How to Survive the Inflation Monster

A few months ago, you nervously clutched your credit card as you watched the prices in your favorite restaurants and shops rise faster than your wage growth. The end of the world seemed close when even the trusty government announced that on Jan. 19, the government reached its debt ceiling of $31.4 trillion. As scary as the fate of the economy might seem, perhaps, the economy has the potential for recovery. The debt ceiling is the cap for all government borrowing. Historically, the US debt has grown since the 1700s, but according to NPR, the term, “debt ceiling,” was officially coined to limit Congress from issuing additional war bonds during World War I. Ever since 1960, the ceiling has been lifted 78 times, and from President George W. Bush to President Joe Biden, the limit went from $11 trillion to $31.4 trillion. Even if the government is still bickering over whether to raise the ceiling for yet another time, one fact will always remain true: the United States has never and will not default on its debt. The entire world favors the American dollar because of the government’s credibility. As of now though, the treasury can only rely on “extraordinary measures” to keep the economy afloat. 

As interesting as the debt ceiling might be, there are other pending matters on the minds of high school students such as combating inflation. The USDA admits that while food prices are slacking their growth compared to last year, they are still higher than average. Life is not cheap. estimates that the average living cost for a college student this year would be around $14,435, which still pales in comparison to any accompanying tuition fees. US News reports that during the past 20 years, the costs of private universities have increased by 134% to an average of $44,433. A few years in college would be the price equivalency of a house. Well, the price of a house a few years ago. During the pandemic’s onset, people clamored after new houses to and fro because Federal Reserve rates were near zero. When Federal rates are low, banks borrow money much more readily leading to lower mortgage rates. Of course, the housing euphoria did not last long. The Federal government persisted to hike up the interest rates again and again to curb inflation. CNBC reports that the ideal interest rate for 2023 appears to be a cheery 5.1% to achieve the desired 2% inflation rate. CNN, however, insists that the current rate of inflation is low enough to disappear from the headlines. Currently, the US Consumer Price Index has tagged inflation close to 5%. As a result, the housing crisis is somewhat convalescing. In February of 2023, the National Association of Realtors noted a 0.2% drop in the median price of homes to a perfectly reasonable $363,000. Nonetheless, the low supply of houses ever since the 2008 housing bubble means that the high school students of today might have to compete for decades to come in order to secure their dream houses. For now, just keep in mind that the average student loan debt, $37,584, might be the real root of all those gray hairs.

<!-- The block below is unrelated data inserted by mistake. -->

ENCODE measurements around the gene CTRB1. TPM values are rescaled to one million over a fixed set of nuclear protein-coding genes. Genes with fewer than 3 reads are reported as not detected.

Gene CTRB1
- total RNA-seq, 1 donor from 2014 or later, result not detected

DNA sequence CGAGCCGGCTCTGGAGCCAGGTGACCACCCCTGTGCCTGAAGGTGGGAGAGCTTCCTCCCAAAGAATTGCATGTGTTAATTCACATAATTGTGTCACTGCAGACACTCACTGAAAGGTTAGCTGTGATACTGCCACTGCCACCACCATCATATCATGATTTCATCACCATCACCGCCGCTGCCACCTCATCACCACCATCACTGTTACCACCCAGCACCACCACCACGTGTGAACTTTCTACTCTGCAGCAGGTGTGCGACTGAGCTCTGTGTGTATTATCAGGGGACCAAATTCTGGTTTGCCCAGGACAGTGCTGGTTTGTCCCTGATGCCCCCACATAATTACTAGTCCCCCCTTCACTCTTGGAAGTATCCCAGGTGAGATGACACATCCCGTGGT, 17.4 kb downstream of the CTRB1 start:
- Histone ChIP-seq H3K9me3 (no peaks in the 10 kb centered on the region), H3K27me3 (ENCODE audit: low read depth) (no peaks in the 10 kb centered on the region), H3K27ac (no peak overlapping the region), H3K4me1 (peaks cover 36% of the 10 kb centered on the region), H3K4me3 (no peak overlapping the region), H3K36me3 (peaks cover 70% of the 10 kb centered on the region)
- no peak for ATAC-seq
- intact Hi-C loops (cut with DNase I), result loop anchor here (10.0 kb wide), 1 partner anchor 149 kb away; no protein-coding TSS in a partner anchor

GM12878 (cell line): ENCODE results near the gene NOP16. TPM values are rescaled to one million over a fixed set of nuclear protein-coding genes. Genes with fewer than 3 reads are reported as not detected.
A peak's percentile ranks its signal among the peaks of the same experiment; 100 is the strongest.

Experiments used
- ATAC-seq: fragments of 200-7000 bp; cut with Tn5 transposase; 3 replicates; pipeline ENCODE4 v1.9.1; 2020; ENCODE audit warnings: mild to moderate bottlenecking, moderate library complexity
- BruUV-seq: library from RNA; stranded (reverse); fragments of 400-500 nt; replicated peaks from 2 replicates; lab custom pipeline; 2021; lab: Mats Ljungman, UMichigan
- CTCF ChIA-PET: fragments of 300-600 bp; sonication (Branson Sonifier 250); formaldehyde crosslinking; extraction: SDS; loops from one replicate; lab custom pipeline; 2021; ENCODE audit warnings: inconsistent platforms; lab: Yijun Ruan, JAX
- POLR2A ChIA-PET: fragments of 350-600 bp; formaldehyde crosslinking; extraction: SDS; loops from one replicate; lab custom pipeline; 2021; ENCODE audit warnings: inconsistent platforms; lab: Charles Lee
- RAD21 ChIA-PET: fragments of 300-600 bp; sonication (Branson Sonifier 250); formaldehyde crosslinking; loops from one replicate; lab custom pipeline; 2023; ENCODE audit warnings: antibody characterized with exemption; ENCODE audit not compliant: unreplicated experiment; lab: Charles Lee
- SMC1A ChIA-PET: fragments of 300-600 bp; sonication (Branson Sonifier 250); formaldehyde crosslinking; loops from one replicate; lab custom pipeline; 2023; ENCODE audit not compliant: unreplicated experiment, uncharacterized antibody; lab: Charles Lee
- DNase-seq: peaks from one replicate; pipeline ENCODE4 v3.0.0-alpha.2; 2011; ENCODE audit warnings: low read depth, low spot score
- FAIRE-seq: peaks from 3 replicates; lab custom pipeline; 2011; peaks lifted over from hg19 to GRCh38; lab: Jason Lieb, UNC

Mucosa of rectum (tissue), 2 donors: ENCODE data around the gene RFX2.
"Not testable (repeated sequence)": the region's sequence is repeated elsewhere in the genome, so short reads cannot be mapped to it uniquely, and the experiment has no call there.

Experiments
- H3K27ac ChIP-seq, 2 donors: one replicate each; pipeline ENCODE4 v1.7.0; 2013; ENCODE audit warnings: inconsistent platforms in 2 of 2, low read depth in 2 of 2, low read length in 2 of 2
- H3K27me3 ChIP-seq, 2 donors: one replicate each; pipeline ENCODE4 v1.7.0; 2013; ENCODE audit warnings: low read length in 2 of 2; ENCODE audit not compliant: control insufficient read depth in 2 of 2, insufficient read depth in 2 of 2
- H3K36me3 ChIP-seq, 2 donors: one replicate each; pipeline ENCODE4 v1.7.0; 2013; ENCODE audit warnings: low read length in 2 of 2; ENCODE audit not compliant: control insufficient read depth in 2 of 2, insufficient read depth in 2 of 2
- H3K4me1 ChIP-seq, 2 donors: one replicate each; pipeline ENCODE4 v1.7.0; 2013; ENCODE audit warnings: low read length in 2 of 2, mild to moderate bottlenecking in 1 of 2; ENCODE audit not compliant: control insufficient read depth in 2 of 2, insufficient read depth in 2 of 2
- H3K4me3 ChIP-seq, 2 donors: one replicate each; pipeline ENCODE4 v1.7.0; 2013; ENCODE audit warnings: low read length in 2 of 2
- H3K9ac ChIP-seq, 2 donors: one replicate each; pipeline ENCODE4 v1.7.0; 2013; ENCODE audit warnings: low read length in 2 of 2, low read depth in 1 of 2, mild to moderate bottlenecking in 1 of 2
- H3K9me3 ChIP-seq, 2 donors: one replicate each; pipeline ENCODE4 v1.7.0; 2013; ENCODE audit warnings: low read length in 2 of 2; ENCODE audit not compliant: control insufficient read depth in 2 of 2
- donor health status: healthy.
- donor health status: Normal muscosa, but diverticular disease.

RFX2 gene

In recent years, there have been countless improvements to existing forms of public transportation, but without a doubt, cars hold a special place in the bosoms of high school students. Driving is a rite of passage, so naturally, cars have earned the status as the emblem of freedom and opportunity. With the rise in the production of electric vehicles, personal transportation appears to head towards a future blessed with affordable prices and sustainability. Unfortunately, news flash, now is not the time to buy a car. Whether it be a beat-up Jeep or a brand-new Tesla, those prices are still going to reflect the existing struggles within the supply chain and the effects of rapid inflation since 2020. In fact, CNN details that based on the Bureau of Labor Statistics (BLS), the prices of cars have been climbing much more rapidly than at any other point in the last three decades. The entire country might be easing off the pandemic, but the consumer price indexes for all cars are still considerably above pre-pandemic levels. BLS data does note that the costs of secondhand cars have cooled off a bit since December 2022, but the average transaction price alone of a new car still stands at $12,000, more than $9,000 higher than it was in 2018. If those numbers are not enough to repel prospective car buyers, perhaps the fact that the average new car costs about $48,000 in contrast to the $36,000 from five years prior might do the job.

The world might be improving but after so much is said and done, the world is still a daunting place for upcoming adults. Even so, it would be too soon to call it quits just yet. listed that in July 2022, the unemployment rate fell to pre-pandemic levels. Every month since, there have been hundreds of thousands of new jobs added to the market for anyone to partake in. People do not need to invest in Treasury Inflation-Protected Securities or commodities to stay afloat in a world rife with inflation. There are numerous alternatives that are much more friendly to those with shallower pockets. As a young adult, you should always look out for scholarship opportunities even when your eligibility might seem uncertain. It is always a commendable idea to talk to your friends and family about the best way to approach college or any future endeavors that you want to pursue because there are always ways to save even more money. It might be a stretch, but perhaps, after a few years of modest living and a side job or two, then you can even start saving up for that dream house that you have always wanted or that dashing car just calling out to your soul. CBS News considers people in their 70s to be “old.” Any day before, you should not squander a day of your youth.